A Pro-Life religious stance claiming that it is a mortal sin to take a life, would also require opposing war and the death penalty, as well as advocating for doing everything possible to make sure all the living had access to at least a bare minimum of health care, food, and shelter for all people, regardless of their own religious beliefs or ethnicity. Then there is also the consideration of unplugging someone who is on life support and brain dead, how is the argument different for a fetus that has not yet developed a functioning brain?

The Moral Implications

All of the above requires us to examine our moral stances and justifications, whether we consider ourselves to be Pro-Choice or Anti-Choice.

At what point of development should a fetus be considered a legal citizen with the constitutional protections of personhood? Is it when there is a fetal heart beat, a real heart beat, a developed brain, the first actual breath?

At that point, do the rights and concerns for protecting that fetus outweigh or override the rights and concerns of protecting the pregnant woman carrying it?

Since the fetus is both unaware and unable to make informed medical decisions for itself, should each pregnant mother apply for full medical conservatorship of their fetus in order to circumvent the laws.

What rights should the biological father have in such a decision, especially if the pregnancy was the result of rape or forced incest?

What if the parents have different religious beliefs; whose take priority? Is the answer a matter of who will have to carry the pregnancy or is it a matter of giving one religion a higher legal standing and precedent over others?

Shouldn’t the punishments for incest, rape, and sexual assault be far more severe than the punishment for an abortion resulting from such an attack?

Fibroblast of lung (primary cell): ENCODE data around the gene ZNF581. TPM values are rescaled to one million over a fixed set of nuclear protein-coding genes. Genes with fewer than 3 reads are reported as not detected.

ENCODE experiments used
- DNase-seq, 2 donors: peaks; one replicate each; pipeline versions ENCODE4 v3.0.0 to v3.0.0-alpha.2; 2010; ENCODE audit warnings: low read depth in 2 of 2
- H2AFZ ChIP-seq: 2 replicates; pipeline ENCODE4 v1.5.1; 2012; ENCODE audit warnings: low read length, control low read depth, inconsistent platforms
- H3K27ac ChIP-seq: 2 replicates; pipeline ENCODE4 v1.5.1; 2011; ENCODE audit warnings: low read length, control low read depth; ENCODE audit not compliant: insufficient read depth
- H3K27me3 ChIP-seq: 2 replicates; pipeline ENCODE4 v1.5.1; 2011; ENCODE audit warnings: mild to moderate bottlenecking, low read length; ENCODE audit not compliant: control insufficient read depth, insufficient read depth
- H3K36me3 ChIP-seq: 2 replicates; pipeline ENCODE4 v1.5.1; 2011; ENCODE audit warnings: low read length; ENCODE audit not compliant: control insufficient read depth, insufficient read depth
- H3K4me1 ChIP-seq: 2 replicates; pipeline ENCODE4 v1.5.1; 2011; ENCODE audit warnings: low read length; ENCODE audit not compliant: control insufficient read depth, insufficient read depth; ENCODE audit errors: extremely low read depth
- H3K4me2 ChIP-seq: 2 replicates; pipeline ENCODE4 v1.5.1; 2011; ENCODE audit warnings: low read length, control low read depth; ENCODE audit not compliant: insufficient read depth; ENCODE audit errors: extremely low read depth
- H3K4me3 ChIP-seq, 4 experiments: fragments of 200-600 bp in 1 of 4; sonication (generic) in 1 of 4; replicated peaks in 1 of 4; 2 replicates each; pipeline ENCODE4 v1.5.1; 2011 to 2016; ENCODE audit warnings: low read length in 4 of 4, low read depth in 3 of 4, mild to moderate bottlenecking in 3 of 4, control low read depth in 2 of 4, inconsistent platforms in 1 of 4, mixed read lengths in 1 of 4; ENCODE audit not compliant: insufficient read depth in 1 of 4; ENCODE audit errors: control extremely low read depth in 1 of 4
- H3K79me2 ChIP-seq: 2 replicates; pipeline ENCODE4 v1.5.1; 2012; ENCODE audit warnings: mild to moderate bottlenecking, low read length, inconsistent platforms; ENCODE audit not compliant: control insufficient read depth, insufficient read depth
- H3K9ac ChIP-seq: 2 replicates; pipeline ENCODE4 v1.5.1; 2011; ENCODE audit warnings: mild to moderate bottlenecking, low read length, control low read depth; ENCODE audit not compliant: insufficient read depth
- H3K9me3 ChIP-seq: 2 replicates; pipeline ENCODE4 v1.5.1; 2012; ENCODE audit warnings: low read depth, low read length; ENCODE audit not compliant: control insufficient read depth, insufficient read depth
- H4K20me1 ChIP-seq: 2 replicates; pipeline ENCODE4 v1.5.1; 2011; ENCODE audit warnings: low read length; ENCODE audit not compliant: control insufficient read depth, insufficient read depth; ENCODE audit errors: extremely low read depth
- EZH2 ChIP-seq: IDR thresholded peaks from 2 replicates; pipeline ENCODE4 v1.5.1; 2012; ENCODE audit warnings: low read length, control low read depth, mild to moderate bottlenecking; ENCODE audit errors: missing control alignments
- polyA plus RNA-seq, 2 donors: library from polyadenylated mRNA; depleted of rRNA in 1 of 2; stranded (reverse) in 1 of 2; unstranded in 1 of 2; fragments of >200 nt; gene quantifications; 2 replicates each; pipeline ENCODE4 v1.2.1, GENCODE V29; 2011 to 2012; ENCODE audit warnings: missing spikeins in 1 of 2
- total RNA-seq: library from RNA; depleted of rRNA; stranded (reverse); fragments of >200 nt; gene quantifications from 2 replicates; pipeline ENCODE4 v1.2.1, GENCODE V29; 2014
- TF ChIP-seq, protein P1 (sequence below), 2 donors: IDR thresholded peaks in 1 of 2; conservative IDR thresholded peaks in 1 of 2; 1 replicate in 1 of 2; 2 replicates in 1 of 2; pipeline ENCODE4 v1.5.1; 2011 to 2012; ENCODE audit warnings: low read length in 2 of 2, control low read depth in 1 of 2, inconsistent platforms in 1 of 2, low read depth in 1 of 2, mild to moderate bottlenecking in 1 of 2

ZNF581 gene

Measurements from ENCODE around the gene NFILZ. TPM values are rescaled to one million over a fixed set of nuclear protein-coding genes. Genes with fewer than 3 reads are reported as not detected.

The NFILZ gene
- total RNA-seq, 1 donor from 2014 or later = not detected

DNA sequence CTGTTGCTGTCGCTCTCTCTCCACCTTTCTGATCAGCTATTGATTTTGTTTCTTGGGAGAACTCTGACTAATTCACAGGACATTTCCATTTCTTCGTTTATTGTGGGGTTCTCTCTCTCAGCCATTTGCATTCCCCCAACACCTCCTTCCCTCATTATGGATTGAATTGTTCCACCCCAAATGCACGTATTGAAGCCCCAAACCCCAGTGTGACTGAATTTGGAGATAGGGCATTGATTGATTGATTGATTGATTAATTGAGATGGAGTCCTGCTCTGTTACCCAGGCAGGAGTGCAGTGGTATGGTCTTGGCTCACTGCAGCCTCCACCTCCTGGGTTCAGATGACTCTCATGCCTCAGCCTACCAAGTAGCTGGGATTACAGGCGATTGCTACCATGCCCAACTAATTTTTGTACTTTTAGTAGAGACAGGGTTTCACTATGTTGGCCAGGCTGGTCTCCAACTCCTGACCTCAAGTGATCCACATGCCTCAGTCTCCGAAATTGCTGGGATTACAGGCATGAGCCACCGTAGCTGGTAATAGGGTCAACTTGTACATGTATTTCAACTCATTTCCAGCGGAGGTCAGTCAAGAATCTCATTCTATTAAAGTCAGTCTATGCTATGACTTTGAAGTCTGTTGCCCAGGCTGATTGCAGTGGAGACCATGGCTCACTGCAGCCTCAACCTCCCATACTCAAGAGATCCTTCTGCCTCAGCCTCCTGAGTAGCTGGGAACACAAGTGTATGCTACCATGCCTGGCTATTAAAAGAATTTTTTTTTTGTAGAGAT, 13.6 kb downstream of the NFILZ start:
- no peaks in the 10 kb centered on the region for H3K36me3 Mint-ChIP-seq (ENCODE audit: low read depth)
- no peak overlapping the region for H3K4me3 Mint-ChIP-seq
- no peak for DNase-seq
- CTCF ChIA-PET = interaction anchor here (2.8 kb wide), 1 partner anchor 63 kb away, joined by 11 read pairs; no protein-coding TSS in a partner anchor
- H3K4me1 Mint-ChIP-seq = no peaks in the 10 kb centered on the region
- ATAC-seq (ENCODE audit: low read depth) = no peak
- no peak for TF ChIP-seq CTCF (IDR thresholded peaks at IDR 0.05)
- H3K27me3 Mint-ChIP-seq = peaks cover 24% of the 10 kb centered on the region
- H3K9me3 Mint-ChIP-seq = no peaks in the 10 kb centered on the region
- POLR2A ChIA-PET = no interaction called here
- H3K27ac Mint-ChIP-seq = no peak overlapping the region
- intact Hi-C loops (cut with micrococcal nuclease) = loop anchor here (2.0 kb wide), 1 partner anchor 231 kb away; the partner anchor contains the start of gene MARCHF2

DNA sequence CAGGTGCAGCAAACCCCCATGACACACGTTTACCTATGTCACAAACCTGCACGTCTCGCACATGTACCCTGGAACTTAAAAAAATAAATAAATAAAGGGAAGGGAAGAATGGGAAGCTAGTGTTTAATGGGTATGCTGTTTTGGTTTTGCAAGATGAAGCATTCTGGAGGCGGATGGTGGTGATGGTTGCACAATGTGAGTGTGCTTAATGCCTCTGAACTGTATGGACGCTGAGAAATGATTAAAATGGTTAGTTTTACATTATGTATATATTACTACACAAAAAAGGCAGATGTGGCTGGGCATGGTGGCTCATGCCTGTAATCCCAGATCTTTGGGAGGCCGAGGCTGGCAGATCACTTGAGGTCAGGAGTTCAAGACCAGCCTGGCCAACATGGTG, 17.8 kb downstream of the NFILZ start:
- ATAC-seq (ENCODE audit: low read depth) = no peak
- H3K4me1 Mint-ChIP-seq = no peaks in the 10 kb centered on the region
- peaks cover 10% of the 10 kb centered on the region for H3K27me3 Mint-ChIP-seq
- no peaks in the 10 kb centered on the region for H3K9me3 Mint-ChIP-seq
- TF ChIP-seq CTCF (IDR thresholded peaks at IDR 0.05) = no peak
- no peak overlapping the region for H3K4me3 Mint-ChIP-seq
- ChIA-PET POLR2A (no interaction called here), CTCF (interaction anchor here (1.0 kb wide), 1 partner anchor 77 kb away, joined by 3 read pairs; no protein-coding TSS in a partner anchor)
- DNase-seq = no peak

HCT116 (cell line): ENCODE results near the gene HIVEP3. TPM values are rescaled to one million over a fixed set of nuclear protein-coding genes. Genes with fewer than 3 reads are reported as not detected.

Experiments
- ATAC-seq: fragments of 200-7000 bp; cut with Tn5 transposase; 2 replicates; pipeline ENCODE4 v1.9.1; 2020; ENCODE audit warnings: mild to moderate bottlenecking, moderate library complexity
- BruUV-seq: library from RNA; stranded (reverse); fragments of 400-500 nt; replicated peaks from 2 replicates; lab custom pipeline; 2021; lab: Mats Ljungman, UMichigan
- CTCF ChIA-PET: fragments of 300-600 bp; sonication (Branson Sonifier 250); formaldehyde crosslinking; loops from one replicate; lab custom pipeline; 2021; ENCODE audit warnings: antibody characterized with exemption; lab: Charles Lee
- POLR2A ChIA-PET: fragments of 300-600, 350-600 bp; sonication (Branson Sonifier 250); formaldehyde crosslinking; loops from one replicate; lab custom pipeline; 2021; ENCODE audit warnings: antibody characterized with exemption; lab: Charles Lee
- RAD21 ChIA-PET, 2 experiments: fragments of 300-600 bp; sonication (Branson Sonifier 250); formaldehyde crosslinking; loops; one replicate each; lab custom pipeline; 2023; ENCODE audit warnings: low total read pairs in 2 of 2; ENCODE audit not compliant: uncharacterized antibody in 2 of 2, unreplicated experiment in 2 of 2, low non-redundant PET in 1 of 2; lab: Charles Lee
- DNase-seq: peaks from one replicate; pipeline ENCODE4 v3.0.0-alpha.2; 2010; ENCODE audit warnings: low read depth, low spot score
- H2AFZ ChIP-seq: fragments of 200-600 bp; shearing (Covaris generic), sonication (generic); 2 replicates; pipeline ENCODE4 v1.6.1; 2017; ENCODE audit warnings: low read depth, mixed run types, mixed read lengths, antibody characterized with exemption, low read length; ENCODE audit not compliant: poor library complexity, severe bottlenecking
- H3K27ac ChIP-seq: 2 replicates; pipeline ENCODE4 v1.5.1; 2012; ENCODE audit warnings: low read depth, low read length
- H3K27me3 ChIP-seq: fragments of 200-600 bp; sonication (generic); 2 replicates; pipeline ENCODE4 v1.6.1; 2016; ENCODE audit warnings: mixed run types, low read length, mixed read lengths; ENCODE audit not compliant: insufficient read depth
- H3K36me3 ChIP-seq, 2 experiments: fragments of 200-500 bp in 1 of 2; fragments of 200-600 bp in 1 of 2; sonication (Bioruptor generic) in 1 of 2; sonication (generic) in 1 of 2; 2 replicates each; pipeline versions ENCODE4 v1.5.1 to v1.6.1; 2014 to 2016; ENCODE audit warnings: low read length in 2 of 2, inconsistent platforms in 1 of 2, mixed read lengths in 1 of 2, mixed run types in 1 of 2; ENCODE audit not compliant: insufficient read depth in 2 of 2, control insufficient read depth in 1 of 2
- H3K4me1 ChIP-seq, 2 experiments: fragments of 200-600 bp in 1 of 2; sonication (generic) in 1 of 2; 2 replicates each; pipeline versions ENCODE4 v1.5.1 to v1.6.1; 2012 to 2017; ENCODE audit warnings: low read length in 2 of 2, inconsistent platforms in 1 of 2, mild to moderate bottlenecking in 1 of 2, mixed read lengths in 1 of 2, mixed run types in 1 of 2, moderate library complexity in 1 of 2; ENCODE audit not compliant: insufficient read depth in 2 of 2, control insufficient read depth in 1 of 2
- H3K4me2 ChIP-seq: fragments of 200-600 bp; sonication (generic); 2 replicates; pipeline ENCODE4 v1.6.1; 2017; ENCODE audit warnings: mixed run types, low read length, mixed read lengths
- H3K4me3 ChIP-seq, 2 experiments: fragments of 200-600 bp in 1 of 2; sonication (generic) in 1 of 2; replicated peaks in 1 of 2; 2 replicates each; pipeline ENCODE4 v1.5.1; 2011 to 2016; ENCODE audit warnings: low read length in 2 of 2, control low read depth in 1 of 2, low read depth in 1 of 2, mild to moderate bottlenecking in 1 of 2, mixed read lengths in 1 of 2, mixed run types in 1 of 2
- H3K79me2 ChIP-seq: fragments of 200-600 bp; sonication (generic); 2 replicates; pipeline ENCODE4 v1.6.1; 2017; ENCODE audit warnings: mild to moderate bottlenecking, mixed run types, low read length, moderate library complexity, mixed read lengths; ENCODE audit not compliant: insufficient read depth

Any claims that a woman or girl who has been impregnated should be forced to carry to term and put the baby up for adoption ignores the the health and economic issues that may make that impossible and the roughly 100,000 to 125,000 children in orphanages and foster care each year that do not get adopted for various reasons. Shouldn’t we find a way to properly take care of them before adding to their ranks?

These are not the only questions, and none of them are simple, but they must be answered.

Until they are, these laws are nothing but a war on women and often one that is deeply entrenched in a history of racial hatred and oppression.

One thought on “Time For The Hard Questions

  1. Your blog presents many issues and questions I have never considered regarding anti-abortion laws. I stand unequivocally for a woman’s’ rights o determine what is best for her, her body, her family, her health and her circumstances. Her decision is no one’s business other than the people she chooses to consult. To me it is a simply, morally wrong to strip a woman of her rights regarding her own body. But your outline sheds new light on how much more than just morality is involved. It changes the depth of the discussion going forward.

    Liked by 1 person